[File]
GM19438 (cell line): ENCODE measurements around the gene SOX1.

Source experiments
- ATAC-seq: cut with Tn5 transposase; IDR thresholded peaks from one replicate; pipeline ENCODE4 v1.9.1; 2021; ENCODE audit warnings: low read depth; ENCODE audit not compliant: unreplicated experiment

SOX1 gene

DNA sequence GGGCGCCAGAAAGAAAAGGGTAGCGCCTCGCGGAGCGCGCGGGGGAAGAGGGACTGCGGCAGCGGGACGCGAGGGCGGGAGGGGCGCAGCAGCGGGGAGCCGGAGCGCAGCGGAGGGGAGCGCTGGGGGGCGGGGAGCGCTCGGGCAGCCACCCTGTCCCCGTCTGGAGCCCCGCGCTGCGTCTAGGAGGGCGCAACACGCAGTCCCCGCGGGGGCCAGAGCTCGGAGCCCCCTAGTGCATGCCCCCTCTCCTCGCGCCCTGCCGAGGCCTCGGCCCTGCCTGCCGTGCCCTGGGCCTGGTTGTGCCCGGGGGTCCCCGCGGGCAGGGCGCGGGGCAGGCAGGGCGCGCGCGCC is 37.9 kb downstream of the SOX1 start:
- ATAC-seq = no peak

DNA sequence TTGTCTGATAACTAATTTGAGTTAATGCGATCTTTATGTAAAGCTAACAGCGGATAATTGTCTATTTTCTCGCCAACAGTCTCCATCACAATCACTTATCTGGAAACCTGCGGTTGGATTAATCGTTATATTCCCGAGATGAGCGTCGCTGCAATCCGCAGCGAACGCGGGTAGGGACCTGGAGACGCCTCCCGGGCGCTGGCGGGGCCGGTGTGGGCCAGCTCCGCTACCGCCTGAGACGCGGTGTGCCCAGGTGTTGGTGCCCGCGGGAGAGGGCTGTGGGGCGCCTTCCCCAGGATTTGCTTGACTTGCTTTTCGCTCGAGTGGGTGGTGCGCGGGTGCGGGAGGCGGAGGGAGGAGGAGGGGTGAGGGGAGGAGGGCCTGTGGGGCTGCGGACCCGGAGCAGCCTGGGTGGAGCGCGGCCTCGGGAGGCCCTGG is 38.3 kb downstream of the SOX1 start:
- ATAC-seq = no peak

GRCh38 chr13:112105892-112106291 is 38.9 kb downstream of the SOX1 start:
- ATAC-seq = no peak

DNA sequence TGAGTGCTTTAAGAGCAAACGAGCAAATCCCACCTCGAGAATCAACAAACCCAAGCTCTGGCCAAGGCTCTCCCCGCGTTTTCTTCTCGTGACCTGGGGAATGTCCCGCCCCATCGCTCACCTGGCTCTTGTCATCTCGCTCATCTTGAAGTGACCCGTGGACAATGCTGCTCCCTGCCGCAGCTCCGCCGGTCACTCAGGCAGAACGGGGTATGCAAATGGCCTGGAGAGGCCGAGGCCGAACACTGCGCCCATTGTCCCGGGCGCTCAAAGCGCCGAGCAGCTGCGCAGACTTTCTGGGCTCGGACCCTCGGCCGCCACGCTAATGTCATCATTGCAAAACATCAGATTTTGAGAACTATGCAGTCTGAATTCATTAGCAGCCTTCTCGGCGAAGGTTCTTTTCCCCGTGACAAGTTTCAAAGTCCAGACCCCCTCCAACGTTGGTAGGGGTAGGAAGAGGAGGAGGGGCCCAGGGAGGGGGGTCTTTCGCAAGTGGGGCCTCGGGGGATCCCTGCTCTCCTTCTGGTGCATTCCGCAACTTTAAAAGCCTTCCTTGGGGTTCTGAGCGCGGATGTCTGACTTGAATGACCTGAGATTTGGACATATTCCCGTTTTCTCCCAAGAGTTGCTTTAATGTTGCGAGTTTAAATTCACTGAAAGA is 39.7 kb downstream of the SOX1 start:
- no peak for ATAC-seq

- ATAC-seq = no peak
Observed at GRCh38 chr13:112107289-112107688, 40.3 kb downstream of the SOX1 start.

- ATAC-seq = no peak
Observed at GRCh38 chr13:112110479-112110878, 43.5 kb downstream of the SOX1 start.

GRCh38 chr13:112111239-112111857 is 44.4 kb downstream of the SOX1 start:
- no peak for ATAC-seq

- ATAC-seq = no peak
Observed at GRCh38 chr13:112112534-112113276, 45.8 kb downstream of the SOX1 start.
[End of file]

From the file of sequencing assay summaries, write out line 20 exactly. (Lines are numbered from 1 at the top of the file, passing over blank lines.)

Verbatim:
Observed at GRCh38 chr13:112112534-112113276, 45.8 kb downstream of the SOX1 start.